On the doors of hundreds of houses in the hill villages in the state one can find pasted official notifications indicating the home quarantine status of its occupants.

Vegetables and groceries from state government to tribal hamlets in coronavirus containment area in Kalvarayan hills, Vadakku Nadu panchayat, SalemVegetables and groceries being provided to tribal hamlets
Coronavirus Tribal rights Thursday, May 14, 2020 - 18:37
Written by  George Rajasekaran

On April 23, an ambulance and some government vehicles rolled into the calm tiny hamlet of Valasa Valavu in Vadakku Nadu panchayat in the Kalvarayan hills. As the innocent tribal folk of the hamlet looked on in surprise and shock, 35-year-old Govindaraj, his pregnant wife Rajamani, his nine-year-old daughter and five men who had returned from Kerala along with Govindaraj, were driven off in the vehicles.

Sixty-five kilometres away in Salem, they were subjected to confirmatory tests. Govindaraj was declared positive for COVID-19 and admitted to the coronavirus isolation ward in the Government Mohan Kumara Mangalam Medical College Hospital, Salem while his wife and the five men were taken to a government isolation centre.

Thus the nondescript, idyllic Valasa Valavu with barely 52 families of 174 residents belonging to the Malayali tribe became one of the 13 containment areas in Salem district.

“We couldn’t understand what this sudden focus on our little village meant. The entire village was in a state of shock,” says 37-year-old Kumar, the Oor Gounder or traditional village chief, on the strict round-the-clock vigil clamped on Valasa Valavu and other habitations falling within a 3-km radius.

Dr J Nirmalson, Deputy Director of Health Services, said that Govindaraj’s primary and secondary contacts, about 80 people, were traced and all were found negative for coronavirus. There is no spike in the number of cases in the hill areas, he said, ruling out community spread among the tribal population as on date.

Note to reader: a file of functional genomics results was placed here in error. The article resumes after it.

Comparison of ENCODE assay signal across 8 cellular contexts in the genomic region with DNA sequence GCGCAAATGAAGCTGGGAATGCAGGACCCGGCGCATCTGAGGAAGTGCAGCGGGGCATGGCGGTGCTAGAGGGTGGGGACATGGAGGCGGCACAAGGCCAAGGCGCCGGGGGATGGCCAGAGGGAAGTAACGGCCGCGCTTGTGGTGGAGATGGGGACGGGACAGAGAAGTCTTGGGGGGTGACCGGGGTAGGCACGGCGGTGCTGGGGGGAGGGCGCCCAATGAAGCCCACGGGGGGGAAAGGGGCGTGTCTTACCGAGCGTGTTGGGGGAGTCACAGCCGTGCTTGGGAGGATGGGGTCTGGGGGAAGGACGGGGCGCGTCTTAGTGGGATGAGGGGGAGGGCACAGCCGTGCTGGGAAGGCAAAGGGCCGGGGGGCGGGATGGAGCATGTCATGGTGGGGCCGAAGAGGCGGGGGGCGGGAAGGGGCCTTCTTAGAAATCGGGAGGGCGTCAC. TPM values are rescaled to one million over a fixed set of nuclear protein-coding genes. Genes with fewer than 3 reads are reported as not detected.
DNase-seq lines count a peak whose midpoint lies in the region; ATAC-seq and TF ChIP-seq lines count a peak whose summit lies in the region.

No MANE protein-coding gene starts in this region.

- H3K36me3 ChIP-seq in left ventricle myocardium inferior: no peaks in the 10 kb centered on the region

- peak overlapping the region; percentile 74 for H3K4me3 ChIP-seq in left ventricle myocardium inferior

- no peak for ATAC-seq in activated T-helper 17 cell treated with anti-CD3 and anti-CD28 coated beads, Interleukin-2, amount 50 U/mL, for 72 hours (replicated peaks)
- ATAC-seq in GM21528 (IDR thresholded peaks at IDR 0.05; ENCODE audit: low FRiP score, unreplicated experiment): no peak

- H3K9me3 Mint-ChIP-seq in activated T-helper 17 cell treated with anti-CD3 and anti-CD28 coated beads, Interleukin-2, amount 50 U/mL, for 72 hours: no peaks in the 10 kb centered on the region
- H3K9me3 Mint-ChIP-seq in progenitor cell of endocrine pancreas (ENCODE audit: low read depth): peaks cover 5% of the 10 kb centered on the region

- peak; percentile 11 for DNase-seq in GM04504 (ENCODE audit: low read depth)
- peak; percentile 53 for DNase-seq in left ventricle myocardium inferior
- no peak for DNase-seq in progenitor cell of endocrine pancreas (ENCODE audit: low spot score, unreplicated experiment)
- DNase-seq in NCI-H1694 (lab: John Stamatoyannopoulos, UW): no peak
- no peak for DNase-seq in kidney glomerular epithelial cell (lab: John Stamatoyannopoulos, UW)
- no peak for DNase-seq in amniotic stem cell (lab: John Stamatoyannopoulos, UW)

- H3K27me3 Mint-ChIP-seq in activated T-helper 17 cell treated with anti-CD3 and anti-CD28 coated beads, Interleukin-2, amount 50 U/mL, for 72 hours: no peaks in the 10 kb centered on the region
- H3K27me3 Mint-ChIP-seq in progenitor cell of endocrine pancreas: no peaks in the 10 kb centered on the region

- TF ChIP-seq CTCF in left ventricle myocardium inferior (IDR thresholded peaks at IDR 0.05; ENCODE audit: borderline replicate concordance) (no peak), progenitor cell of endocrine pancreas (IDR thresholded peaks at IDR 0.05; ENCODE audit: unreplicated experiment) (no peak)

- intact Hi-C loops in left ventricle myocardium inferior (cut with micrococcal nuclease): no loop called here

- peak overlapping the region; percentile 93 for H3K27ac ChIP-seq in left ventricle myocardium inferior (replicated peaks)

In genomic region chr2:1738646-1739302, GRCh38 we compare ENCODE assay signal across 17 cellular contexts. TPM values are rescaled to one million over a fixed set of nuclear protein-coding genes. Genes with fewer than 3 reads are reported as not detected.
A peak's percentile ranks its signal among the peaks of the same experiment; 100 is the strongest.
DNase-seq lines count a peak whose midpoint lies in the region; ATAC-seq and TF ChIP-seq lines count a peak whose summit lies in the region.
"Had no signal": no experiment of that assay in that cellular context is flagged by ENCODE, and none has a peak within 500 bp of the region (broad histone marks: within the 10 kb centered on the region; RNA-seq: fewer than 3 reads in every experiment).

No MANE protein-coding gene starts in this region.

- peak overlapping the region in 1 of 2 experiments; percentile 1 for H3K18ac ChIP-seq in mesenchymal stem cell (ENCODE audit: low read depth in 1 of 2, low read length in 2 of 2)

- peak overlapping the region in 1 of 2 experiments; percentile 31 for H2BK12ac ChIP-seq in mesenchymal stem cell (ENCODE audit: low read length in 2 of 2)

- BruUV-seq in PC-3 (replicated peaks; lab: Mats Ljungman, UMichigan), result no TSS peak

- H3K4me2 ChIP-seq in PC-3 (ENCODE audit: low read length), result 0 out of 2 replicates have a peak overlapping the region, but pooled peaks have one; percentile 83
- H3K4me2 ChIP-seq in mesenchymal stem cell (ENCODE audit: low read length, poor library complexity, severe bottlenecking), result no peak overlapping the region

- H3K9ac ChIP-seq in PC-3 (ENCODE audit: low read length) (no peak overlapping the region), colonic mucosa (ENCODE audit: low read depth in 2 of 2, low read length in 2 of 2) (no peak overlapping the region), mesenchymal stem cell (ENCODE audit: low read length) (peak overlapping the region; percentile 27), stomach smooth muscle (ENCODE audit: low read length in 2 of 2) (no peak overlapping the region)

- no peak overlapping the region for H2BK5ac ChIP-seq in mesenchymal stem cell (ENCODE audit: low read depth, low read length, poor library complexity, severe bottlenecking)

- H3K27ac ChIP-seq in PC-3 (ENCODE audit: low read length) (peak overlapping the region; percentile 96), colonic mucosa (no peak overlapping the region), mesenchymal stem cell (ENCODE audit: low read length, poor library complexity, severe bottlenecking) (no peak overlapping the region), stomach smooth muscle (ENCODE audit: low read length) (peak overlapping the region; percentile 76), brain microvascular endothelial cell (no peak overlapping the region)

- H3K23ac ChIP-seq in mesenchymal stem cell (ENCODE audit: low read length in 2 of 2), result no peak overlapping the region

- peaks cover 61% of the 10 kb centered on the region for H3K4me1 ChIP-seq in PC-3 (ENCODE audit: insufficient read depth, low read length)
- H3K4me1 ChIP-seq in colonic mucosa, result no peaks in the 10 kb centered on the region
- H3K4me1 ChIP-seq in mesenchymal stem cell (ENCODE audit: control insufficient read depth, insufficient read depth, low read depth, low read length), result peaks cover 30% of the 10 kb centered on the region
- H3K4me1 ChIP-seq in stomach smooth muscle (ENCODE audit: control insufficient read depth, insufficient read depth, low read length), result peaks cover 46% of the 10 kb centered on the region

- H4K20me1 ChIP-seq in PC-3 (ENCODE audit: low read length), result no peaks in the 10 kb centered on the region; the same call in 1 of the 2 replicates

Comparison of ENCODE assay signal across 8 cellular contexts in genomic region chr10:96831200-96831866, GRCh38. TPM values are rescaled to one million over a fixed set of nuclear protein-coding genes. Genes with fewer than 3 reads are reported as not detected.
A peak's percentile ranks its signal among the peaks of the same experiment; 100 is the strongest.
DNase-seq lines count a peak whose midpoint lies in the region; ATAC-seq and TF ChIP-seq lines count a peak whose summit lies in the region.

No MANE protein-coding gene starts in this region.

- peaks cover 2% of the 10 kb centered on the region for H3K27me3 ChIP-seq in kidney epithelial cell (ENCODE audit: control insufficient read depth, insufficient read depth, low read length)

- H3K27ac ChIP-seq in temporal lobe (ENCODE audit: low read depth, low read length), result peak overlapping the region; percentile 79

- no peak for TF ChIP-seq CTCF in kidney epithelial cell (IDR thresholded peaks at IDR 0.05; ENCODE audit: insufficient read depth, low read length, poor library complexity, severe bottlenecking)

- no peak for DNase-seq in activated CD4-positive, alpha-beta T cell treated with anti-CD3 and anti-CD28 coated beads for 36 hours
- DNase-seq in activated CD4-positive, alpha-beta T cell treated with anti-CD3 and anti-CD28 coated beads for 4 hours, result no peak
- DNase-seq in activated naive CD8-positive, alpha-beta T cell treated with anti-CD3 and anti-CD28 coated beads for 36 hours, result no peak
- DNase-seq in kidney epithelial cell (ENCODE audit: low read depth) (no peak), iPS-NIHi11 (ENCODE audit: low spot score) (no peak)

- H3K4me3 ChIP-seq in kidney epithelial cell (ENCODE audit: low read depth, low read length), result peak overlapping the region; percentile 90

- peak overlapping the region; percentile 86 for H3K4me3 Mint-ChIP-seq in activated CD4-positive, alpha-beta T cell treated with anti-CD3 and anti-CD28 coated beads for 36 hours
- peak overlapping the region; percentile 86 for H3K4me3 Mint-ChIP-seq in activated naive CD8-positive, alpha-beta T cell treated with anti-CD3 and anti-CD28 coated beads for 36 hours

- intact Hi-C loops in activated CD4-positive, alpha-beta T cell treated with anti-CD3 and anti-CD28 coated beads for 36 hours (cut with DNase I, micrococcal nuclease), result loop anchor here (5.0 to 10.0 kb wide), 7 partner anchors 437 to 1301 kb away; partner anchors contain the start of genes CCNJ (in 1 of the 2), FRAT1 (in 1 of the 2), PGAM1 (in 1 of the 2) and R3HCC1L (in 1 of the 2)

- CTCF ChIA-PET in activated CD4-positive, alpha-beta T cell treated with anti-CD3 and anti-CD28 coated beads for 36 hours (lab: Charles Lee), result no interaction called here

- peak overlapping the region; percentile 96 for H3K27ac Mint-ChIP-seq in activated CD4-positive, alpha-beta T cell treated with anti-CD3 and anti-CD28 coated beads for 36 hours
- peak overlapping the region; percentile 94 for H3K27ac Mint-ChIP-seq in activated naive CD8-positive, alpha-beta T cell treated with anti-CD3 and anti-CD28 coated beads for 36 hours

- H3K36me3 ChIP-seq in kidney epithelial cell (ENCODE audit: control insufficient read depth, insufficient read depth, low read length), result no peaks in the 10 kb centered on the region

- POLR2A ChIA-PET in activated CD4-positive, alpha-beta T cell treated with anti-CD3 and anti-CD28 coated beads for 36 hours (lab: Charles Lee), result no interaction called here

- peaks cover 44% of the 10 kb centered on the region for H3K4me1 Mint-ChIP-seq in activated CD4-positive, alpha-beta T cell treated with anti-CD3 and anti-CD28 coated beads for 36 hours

Up till May 12, 1,158 Malayali tribesmen who returned from other states to their hill villages in Gangavalli, Attur and Pednaikenpalayam blocks have been home-quarantined, according to Durai, the Revenue Divisional Officer (RDO) of Attur. In Yercaud, a major hill block, 93 are under home quarantine, informs the Salem RDO. With the lifting of the travel blockade, hundreds of stranded migrant labourers are returning after mandatory tests and staying in government quarantine centres.

“People who have cattle or fodder sheds in their agricultural lands accommodate family members who return from other states in them for 14 days. But those who have no land or have land without sheds have no choice but to risk being exposed by sharing their small two-room houses with kin who return,” says ST Ramachandran, a tribal youth from Selliankurichi, a hamlet neighbouring Valasa Valavu.

Fear is so conspicuous that the people of these small hamlets whose lifestyle is marked by community bonding now block entry for fellow tribesmen from neighbouring hamlets and take turns to guard their settlements. Not just in Salem district, but this has become common in most hill settlements in Tamil Nadu.

On the doors of hundreds of houses in the hill villages in the state one can find pasted official notifications indicating the home quarantine status of its occupants.

Underlying health conditions

The report ‘Situation of Indigenous Peoples and Rights to Health’, submitted by the Indigenous Women’s Network, India to the UN Human Rights Council’s Expert Mechanism on the Rights of Indigenous Peoples, lists about 100 communicable, non-communicable diseases under nine major categories.

In Tamil Nadu, the tribals are afflicted commonly by blood disorders like sickle cell anaemia, thalassemia, anaemia, etc. due to marrying within close relatives. Tuberculosis, diabetes and cardiovascular diseases, and alcoholism are other major health concerns.

“If the returning indigenous folk bring with them the lethal virus to their vulnerable native villagers with underlying compromised health conditions, the COVID-19 impact can be disproportionately higher impact on them,” says a statement from Group of Friends of Indigenous Peoples.

Story of neglect and exploitation

With the reverse exodus of migrant tribals raising concerns over future scenarios, tribal organisations are urging governments to address immediate needs and revisit the long pending demands which led to their displacement.

Tribal areas everywhere in India share similar structural factors but Tamil Nadu features specific systemic issues.

“Ours is a story of neglect and exploitation,” says C Ponnudurai, former President of Vadakku Nadu panchayat and a descendent of the former Jagirdar (land-owning chieftain of the Malayali tribal community and a traditional collector of land revenue).

Ponnudurai has been supporting local farmers who are opposing a move by the state government last year to divert the main stream that runs through the Kalvarayan hills into a dam. Located on the western side of the foothills, the dam will support the irrigation needs of the well-to-do and the politically well-connected non-tribal farmers in the plains.